Careers

Six signs you’re being underpaid (and what to do about it)

Posted by
Megan Murray
Published

Women are stereotypically less likely to ask for a pay rise than men: this has to stop. If you think your salary deserves a bump, read our six tips for approaching your boss for more money. 

TV presenter Catt Sadler hit the nail on the head when, earlier this year, she described how most women feel about asking for a pay rise.

“Culturally we’re taught as women to think, ‘Great, I got the job I wanted’ instead of ‘What are other people making in the marketplace?’ or ‘What can I bring to the table to sweeten the pot a little bit,” Sadler explained after learning that she was being paid significantly less than her male colleagues at E! (a realisation which inspired her to quit her job).

And she’s not wrong: research consistently shows us that women, as a gender, are woefully underpaid.

Typically women not only struggle to ask for more money, but will even take on tasks they know aren’t conducive to a promotion, simply because they feel like it’s expected of them. Studies also show that women are lacking in confidence when it comes to their performance in the office compared to men, another factor that holds them back for asking for a promotion. 

If you’ve been in your role for a substantial amount of time or have taken on more responsibilities and want this to be reflected in a pay rise, but still feel shaken by your insecurities, we’ve got some tips that may help. Working with the experts at finance.co.uk, we’ve come up with six ways to work out if you should be gunning for a pay rise and how to go about it. 

It’s high time we rewrote the narrative around women in the workplace. Because let’s get one thing straight, we deserve to be there just as much as men, and asking for your worth is more than an acceptable thing to do. 

Get the facts to prove your financial worth 

“You might know that your work within the office is generating money for your company, but it’s so much better to have the facts and figures so that it’s there in black and white. If you are accountable for sealing a major sale or winning a highly sought-after client but your pay isn’t reflecting this, get together some examples of what you did and how you did it. 

 Although this might take a little bit of time, it’s definitely worth the investment because what may be obvious to you is not necessarily obvious to others. Colleagues are busy with their own responsibilities and might not have looked around lately to acknowledge the work of their peers, but this could be the push your managers need.”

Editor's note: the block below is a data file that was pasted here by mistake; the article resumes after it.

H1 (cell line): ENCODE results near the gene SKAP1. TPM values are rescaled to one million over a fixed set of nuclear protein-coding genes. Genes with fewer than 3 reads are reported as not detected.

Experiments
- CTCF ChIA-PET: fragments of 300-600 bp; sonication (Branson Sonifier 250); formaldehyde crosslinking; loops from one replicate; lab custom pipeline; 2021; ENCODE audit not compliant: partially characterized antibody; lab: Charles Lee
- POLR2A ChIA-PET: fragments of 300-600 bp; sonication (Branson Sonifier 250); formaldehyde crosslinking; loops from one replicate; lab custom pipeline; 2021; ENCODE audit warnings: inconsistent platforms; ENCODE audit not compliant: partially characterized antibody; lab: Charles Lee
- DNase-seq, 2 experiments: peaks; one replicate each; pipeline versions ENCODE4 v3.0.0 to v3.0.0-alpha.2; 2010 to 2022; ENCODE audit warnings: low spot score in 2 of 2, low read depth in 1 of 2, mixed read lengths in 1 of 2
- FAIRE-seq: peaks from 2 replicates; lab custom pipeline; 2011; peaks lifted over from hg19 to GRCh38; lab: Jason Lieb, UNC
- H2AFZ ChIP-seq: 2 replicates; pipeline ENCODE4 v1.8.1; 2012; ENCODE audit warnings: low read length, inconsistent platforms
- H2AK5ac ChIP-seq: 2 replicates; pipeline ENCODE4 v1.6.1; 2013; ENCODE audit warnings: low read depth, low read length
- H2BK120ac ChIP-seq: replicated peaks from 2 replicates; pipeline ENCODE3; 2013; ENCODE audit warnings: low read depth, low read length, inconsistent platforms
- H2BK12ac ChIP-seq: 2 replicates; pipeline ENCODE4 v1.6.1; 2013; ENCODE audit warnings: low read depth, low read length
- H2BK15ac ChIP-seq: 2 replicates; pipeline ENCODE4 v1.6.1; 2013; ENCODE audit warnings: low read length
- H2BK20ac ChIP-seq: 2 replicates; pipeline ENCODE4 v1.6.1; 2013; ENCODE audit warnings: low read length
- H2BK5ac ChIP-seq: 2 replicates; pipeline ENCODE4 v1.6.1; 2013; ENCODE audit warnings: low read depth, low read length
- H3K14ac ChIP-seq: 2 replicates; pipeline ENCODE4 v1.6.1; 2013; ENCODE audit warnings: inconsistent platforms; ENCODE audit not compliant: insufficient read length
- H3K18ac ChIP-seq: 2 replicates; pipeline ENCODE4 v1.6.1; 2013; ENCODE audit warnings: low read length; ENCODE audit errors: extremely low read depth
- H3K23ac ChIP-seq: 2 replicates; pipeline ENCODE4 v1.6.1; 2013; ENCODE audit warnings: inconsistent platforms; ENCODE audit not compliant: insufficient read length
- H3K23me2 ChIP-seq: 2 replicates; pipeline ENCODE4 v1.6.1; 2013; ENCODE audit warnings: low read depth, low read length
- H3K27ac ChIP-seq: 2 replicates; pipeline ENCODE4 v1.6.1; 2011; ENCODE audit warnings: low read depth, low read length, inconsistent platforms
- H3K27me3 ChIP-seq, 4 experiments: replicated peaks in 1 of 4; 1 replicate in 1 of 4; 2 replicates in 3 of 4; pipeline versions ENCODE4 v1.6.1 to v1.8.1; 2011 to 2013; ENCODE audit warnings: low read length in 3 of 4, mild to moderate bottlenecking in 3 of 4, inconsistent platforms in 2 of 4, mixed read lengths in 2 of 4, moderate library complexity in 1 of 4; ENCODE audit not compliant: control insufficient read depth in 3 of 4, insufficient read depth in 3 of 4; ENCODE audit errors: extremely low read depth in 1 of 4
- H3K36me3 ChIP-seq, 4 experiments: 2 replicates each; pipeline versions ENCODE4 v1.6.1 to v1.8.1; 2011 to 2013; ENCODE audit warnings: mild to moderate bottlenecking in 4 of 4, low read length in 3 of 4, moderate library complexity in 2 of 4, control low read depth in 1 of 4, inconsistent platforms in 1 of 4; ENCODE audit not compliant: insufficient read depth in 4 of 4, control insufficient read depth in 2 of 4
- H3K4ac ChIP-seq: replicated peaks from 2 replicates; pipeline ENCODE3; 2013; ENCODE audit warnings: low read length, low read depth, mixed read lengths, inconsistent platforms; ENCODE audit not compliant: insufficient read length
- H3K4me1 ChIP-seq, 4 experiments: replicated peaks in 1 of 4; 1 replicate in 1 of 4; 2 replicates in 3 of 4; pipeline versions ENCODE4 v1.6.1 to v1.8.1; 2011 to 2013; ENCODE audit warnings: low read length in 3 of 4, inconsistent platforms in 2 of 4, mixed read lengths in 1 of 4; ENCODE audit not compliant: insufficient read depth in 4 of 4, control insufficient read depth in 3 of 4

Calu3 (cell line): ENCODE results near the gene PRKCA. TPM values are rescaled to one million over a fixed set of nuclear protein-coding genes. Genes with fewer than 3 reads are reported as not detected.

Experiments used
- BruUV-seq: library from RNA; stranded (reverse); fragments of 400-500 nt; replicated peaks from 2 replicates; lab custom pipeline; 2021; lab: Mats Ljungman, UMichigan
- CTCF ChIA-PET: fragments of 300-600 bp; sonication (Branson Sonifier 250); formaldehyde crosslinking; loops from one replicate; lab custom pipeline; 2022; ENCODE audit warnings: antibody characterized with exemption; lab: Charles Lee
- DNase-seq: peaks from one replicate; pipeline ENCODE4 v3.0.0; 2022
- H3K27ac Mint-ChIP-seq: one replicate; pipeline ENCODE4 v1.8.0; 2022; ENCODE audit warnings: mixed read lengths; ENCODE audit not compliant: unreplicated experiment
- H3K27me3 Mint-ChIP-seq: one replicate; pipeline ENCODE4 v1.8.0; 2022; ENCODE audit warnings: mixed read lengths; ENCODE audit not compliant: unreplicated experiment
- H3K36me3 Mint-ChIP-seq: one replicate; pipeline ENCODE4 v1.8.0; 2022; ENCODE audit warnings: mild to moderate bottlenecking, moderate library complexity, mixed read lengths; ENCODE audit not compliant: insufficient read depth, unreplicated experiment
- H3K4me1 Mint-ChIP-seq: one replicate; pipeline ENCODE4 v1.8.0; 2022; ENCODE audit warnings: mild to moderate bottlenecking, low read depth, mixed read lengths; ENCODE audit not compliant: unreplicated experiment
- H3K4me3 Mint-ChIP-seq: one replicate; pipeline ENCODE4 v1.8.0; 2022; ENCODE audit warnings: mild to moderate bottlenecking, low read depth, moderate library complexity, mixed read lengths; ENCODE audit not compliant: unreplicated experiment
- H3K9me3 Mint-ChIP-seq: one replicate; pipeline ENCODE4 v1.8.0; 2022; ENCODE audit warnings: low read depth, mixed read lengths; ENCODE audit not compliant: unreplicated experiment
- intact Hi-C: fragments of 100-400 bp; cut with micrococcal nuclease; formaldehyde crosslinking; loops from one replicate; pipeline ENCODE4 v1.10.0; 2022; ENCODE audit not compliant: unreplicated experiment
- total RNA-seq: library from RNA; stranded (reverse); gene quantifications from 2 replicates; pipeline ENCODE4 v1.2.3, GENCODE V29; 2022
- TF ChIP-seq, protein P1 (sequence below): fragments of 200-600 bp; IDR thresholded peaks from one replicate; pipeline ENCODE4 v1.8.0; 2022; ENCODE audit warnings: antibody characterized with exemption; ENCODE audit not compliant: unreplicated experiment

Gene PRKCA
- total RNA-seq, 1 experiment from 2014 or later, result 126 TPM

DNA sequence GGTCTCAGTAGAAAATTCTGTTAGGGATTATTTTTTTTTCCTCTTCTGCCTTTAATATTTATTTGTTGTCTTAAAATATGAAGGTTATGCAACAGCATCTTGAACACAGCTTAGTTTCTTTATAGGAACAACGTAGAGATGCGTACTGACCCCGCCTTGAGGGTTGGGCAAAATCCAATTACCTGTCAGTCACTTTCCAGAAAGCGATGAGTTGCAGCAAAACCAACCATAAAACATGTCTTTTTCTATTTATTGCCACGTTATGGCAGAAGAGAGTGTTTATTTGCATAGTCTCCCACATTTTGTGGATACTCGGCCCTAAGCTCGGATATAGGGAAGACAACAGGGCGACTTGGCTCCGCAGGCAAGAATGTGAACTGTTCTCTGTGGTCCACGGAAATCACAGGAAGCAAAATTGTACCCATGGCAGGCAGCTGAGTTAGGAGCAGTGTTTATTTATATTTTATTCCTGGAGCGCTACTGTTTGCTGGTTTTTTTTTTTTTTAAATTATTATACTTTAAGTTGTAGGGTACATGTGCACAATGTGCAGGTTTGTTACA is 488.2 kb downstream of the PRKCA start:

Compare your salary to the rest of your industry 

“To get a solid inference that you’re being underpaid, try and get a direct comparison with similar roles within the same scale of company as yours. It’s important to keep on top of the current salaries within your type of position, and you can do this by looking at websites like Glassdoor, looking at job websites that show expected salaries on applications or even asking friends about what they’re earning if they are in a similar field to you and you feel comfortable. 

Try not to slip into comparing your job role with roles that are more senior to your own as you don’t want to give your manager any reasons to undermine your research.”

Measure the evolution of your role, skills and experience against your pay 

“As time goes on, an employee tends to get given more tasks and responsibilities in their workplace as their knowledge and skills grow. This is a great thing as it shows the employer has trust and confidence in the person but if this is happening to you, it’s important that your wage reflects your extra responsibilities. To determine if your extra responsibilities warrant an increase in salary, it may be worth talking to recruiters to see what other roles are available and using this information as a bargaining tool. 

Ask for a meeting with your manager to discuss how your role has changed and prepare any information you can find about other roles that mimic what you seem to be doing, and make sure you take the time to write down everything that has changed since you started, creating a new job spec for yourself.”

Consider your pay as a freelancer 

“Unfortunately, a lot of us undervalue the work we put in on a day to day basis at the office, and this tact is even more common in women than men. To determine whether you are playing down the worth of your role, look into what the hourly rate would be if you were a freelancer and doing the same job.

Then, work out what your current hourly rate is from your existing income and see how big the difference is. Of course, a salary holds certain benefits so take into account the perks that your workplace may give you (even if you don’t use them), but this is a good way of judging if you’re being underpaid and a strong argument for asking for more.”

Images: Getty 

Topics

Share this article

Author

Megan Murray

Megan Murray is a digital journalist for stylist.co.uk, who enjoys writing about London happenings, beautiful places, delicious morsels and generally spreading sparkle wherever she can.

Other people read

More from Careers

More from Megan Murray